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All expecting moms have talked to their babies, but what about the communicative power of touch? We now have evidence that babies in utero love to be touched, just like babies outside the womb. In a new study published in the journal PLOS ONE, researchers discovered that fetuses had the greatest response to touch instead of Mom's voice as had been previously thought.
How did they discover this exactly? Researchers brought in 23 healthy pregnant women who were in the second half of their pregnancy and had them sit in a dark room and try three different activities. In the first situation, they read either "Jack and the Beanstalk" or "The Three Little Bears" out aloud. In the second scenario, the women rubbed and caressed their bellies. And in the final activity, the moms-to-be laid down with their arms by their sides doing nothing. While all of this was going on, the researchers were observing the movements of the baby via sonogram. What they saw was that the fetuses showed the greatest arm, head and mouth movement when their moms were touching their abdomens—even greater than when they heard Mom's voice.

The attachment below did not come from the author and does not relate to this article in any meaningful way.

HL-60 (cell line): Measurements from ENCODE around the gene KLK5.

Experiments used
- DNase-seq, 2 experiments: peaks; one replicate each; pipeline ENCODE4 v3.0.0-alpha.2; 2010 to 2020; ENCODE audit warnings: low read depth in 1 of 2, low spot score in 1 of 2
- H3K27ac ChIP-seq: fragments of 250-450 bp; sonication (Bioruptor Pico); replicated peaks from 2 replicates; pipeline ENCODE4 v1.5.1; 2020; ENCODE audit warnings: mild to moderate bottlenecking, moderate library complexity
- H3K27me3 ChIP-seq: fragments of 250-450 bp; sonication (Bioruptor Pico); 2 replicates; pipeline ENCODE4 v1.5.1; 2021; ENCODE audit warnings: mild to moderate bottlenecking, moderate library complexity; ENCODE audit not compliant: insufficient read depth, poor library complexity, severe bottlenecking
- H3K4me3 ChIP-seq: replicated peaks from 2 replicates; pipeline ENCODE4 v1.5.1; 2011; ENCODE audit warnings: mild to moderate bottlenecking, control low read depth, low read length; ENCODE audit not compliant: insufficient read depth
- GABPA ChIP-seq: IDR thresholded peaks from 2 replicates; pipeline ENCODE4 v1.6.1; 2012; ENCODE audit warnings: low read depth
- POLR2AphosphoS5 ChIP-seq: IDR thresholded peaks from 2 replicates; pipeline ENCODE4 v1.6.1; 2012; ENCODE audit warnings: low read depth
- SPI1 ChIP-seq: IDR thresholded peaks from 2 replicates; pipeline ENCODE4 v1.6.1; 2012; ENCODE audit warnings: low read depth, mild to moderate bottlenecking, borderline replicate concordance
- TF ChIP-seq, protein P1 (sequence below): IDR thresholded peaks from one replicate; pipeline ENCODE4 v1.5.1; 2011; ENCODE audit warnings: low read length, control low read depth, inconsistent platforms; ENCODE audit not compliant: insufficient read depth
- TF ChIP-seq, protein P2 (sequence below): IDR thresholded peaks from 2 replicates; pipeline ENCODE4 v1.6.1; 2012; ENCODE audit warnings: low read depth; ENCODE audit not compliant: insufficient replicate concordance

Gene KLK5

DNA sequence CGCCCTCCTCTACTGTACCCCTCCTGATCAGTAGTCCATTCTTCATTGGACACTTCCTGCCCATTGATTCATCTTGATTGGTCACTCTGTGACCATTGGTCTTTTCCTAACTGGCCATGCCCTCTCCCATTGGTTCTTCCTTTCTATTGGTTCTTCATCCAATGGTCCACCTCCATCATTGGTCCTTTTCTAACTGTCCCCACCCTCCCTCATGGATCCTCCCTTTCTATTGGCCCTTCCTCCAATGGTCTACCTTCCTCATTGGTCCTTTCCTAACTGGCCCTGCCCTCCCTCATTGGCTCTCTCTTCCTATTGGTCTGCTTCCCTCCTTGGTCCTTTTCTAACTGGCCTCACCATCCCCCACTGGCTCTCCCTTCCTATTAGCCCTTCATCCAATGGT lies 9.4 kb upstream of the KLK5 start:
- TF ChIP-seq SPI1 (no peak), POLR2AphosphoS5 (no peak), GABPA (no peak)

The authors of the study conclude that "although it is speculative to suggest, it might well be that the increases in arm movements in response to maternal touch are also directed responses towards the source of the stimulation."
So what are you waiting for? Start rubbing those bellies!